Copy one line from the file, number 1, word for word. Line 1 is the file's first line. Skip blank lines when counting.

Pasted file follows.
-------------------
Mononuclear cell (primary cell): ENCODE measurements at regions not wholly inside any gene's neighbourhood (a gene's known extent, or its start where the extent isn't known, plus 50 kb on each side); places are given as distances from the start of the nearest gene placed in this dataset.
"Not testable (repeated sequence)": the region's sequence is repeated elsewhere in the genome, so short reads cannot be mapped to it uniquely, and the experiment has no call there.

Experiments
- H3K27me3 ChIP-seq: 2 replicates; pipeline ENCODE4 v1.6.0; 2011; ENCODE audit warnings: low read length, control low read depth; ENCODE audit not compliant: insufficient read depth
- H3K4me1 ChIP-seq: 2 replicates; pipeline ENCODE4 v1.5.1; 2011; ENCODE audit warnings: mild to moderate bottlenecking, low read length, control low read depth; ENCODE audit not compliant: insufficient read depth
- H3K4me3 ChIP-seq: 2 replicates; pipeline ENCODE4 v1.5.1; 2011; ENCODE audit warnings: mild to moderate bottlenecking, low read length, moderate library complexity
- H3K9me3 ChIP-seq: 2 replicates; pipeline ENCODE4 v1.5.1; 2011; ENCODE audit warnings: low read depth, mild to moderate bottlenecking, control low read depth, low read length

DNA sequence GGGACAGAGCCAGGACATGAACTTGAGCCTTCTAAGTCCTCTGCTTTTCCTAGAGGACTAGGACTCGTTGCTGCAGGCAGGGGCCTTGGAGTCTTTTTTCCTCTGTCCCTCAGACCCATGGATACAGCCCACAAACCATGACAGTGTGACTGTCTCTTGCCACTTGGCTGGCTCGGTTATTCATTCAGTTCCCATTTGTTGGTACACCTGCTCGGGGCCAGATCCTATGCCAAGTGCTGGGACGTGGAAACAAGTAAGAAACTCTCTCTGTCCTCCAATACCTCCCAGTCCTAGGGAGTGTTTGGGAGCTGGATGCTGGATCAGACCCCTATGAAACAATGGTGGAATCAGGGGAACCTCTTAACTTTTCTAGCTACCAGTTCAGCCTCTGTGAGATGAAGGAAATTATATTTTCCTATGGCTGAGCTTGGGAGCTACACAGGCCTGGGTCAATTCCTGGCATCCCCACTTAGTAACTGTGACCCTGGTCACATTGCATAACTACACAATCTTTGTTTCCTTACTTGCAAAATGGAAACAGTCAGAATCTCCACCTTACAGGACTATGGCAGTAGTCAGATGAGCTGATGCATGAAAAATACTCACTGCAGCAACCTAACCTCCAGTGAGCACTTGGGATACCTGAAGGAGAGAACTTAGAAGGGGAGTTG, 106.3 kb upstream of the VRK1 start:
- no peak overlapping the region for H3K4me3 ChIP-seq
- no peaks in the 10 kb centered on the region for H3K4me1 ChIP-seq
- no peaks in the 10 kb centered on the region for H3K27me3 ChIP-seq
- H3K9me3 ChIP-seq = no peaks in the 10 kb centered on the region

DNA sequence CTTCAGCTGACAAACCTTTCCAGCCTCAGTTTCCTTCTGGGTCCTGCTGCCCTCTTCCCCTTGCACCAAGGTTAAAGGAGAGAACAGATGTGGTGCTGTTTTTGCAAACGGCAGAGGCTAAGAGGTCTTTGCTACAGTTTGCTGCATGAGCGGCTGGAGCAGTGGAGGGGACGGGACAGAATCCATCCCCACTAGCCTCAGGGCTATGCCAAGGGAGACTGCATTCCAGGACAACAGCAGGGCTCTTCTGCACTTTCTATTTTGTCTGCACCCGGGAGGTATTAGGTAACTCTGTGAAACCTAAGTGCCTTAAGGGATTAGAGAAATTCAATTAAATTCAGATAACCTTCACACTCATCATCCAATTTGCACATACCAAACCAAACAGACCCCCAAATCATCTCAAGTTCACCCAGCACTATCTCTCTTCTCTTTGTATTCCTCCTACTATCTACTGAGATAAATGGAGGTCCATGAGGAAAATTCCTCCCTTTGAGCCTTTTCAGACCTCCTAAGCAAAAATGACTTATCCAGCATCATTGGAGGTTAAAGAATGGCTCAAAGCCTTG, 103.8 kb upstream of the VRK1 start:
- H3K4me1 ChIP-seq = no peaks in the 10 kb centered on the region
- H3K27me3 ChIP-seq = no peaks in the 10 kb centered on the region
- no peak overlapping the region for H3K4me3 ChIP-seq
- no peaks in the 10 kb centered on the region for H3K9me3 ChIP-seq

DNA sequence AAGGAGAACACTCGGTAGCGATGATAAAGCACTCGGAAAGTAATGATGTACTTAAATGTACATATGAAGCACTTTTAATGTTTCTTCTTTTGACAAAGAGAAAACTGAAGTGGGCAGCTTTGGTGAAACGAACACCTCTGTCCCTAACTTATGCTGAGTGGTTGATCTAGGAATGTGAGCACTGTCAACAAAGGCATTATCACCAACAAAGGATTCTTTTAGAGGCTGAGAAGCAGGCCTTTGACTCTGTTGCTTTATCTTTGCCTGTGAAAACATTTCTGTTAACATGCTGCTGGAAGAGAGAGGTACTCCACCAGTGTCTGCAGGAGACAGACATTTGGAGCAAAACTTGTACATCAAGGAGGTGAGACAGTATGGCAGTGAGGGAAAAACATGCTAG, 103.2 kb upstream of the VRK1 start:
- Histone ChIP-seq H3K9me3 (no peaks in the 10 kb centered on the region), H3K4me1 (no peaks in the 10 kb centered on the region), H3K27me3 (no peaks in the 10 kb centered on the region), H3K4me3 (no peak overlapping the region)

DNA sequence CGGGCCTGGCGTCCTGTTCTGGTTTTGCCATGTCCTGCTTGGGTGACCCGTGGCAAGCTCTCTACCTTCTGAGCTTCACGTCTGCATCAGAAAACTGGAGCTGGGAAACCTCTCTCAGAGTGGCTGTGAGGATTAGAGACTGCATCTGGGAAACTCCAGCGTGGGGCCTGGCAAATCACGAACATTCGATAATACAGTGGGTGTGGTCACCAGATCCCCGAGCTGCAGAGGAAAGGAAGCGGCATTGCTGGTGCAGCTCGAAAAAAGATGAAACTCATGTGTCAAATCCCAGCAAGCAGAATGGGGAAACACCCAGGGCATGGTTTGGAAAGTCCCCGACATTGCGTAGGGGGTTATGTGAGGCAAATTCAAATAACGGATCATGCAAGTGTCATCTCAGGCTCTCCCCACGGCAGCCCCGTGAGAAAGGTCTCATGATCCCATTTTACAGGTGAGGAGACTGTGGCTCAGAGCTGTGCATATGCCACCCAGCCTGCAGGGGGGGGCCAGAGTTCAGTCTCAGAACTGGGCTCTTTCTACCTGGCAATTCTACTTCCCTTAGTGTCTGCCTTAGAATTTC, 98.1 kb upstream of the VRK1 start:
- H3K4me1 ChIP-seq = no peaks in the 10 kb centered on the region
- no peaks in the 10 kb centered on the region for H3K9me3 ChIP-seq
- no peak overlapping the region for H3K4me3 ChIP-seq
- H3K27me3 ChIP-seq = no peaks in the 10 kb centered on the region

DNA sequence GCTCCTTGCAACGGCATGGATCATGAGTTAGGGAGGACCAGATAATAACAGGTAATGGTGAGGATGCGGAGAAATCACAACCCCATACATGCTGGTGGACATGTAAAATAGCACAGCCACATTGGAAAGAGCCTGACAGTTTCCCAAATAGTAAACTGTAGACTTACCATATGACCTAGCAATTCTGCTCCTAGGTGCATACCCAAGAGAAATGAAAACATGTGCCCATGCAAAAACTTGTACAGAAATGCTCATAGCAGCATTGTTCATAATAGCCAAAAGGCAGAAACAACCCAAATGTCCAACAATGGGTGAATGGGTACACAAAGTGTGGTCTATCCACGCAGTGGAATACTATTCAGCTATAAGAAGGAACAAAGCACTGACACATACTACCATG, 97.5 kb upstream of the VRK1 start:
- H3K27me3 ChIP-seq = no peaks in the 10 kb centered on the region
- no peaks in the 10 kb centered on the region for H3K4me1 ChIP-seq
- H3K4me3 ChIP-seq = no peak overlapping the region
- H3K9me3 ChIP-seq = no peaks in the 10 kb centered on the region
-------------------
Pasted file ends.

Mononuclear cell (primary cell): ENCODE measurements at regions not wholly inside any gene's neighbourhood (a gene's known extent, or its start where the extent isn't known, plus 50 kb on each side); places are given as distances from the start of the nearest gene placed in this dataset.